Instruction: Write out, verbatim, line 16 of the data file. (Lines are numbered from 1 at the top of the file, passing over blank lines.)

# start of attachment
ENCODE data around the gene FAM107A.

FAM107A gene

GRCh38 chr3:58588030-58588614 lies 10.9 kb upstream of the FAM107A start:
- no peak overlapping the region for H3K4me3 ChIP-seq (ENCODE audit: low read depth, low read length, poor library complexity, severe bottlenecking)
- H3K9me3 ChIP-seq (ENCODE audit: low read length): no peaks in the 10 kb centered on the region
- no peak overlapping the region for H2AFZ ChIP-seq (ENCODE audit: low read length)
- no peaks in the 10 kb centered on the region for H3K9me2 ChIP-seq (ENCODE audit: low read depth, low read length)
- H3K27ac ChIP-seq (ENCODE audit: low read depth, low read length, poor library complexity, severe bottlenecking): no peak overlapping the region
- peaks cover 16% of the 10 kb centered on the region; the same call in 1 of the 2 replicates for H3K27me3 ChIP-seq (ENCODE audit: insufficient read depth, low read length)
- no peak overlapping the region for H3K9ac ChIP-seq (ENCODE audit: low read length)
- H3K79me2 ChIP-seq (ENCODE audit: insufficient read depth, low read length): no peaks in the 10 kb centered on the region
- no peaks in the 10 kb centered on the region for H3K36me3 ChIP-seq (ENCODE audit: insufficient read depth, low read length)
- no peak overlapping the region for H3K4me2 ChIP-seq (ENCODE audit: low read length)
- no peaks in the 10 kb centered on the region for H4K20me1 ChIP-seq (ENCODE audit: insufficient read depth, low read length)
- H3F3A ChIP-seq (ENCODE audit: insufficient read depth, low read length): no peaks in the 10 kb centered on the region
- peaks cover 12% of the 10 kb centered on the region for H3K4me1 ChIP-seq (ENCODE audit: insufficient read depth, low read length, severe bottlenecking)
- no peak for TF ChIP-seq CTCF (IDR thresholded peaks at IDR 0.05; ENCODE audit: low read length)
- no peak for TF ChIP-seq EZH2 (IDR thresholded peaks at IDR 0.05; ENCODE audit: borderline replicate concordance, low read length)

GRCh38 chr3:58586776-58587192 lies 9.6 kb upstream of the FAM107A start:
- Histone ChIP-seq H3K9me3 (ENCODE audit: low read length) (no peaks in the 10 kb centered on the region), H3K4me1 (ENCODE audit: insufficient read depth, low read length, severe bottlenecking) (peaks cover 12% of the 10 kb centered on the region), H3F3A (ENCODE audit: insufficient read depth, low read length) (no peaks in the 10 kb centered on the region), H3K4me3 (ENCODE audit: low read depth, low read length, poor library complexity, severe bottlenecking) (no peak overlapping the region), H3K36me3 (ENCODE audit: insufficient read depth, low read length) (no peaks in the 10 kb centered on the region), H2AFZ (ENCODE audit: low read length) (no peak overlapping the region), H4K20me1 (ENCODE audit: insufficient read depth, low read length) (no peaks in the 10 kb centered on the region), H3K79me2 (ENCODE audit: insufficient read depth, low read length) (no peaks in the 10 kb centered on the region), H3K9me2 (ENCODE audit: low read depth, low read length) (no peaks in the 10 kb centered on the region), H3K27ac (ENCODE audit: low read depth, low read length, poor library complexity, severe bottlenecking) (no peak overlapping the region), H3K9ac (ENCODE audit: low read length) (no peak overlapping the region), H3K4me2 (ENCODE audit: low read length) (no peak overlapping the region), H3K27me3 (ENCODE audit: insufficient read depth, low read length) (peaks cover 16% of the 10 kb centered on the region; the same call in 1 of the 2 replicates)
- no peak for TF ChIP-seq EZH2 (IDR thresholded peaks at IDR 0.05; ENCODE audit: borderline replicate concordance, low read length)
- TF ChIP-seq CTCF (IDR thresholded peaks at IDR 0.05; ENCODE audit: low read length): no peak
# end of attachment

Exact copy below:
- peaks cover 12% of the 10 kb centered on the region for H3K4me1 ChIP-seq (ENCODE audit: insufficient read depth, low read length, severe bottlenecking)